Let’s put the details of all this together, shall we? Sessions abused his power and used the FBI to obtain flight details to bring down his political rival. Those charges (corruption and misconduct) came to light and the U.S. attorney, who had worked with Sessions before, refused to investigate. And now that very same man, Sessions, is not only in charge of the FBI itself, but also in charge of the entire Department of Justice.  And unbelievably, there’s even more.

A whistleblower claimed that Tieco, a Birmingham industrial equipment company, was defrauding a client. Sessions declared the case “of the most magnitude that the Attorney General’s office has undertaken in the last twenty-five years.” The next year, Sessions’ prosecutors convinced a grand jury to hand down 222 charges against Tieco. Sessions, running for US Senate, hyped the indictments, boasting, “I have committed this office to vigorously investigate corporate white-collar crime.”

In reality, the case against Tieco was shoddily knit—once the defense began pulling at its threads, it unraveled completely. […]

Sensing that Sessions’ office was withholding evidence that could exonerate Tieco, the judge took a highly unusual step and ordered it to turn over all its files in the case to Tieco’s lawyers. They revealed wrongdoing by Sessions’ office throughout the investigation, including the withholding of exculpatory evidence. The state dropped dozens of the charges. Citing prosecutorial misconduct, the judge dismissed the rest and wrote a brutal opinion slamming Sessions’ office. Stephen Gillers, a professor at New York University School of Law, told the Senate Judiciary Committee in January that the opinion was “the most scathing criticism of a prosecutorial office I have read in the nearly 40 years I have been teaching legal ethics.”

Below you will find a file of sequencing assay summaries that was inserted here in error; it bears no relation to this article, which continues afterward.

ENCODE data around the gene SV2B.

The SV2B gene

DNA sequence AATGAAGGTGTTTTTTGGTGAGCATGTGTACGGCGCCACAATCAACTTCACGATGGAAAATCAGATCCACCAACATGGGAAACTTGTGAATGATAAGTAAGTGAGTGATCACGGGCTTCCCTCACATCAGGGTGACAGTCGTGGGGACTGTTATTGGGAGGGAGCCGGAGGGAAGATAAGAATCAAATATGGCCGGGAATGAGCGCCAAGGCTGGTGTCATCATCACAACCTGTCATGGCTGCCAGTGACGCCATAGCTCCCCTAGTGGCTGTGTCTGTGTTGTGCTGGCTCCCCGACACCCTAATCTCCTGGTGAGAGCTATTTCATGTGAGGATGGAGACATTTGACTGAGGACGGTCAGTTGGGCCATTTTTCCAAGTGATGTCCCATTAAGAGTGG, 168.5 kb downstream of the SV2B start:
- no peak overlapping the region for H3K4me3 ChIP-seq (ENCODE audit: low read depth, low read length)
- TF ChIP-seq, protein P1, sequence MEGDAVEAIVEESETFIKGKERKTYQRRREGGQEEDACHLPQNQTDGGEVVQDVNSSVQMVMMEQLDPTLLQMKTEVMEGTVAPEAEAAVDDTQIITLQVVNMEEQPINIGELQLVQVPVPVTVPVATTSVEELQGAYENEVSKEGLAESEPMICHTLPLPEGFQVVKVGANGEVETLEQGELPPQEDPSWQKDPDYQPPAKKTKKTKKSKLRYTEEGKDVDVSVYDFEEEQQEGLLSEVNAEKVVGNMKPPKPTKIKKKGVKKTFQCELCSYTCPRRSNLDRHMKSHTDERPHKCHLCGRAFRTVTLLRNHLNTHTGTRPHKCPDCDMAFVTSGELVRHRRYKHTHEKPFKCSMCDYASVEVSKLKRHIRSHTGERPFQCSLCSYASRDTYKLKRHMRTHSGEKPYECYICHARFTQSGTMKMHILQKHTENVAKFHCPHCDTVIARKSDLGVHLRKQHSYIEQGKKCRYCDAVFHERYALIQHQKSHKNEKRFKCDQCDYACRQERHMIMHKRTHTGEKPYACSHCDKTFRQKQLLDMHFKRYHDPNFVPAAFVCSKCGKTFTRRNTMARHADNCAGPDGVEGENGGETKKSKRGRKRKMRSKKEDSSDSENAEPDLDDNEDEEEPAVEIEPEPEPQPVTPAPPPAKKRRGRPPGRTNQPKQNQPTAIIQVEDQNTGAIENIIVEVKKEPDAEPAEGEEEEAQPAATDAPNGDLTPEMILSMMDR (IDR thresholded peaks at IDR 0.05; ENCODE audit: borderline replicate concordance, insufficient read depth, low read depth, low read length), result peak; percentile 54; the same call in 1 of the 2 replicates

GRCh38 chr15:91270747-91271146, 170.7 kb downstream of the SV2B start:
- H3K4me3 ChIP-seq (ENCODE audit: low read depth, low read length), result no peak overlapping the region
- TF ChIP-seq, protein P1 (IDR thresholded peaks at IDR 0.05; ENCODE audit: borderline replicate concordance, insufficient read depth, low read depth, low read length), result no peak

In this case, not only did Sessions begin a bizarre and inappropriate collaboration (which included sharing records) with the victim, US Steel, in the case against Tieco, he also took donations from them to his Senate campaign! It’s hard to keep track of all the charges here. Corruption, bribery, ethics violations … it’s amazing that this man isn’t in jail. But someone actually thought it was appropriate to give him the keys to the nation’s justice system?

Jeff Sessions should be removed from his position—immediately.


Reprinted with permission from Daily Kos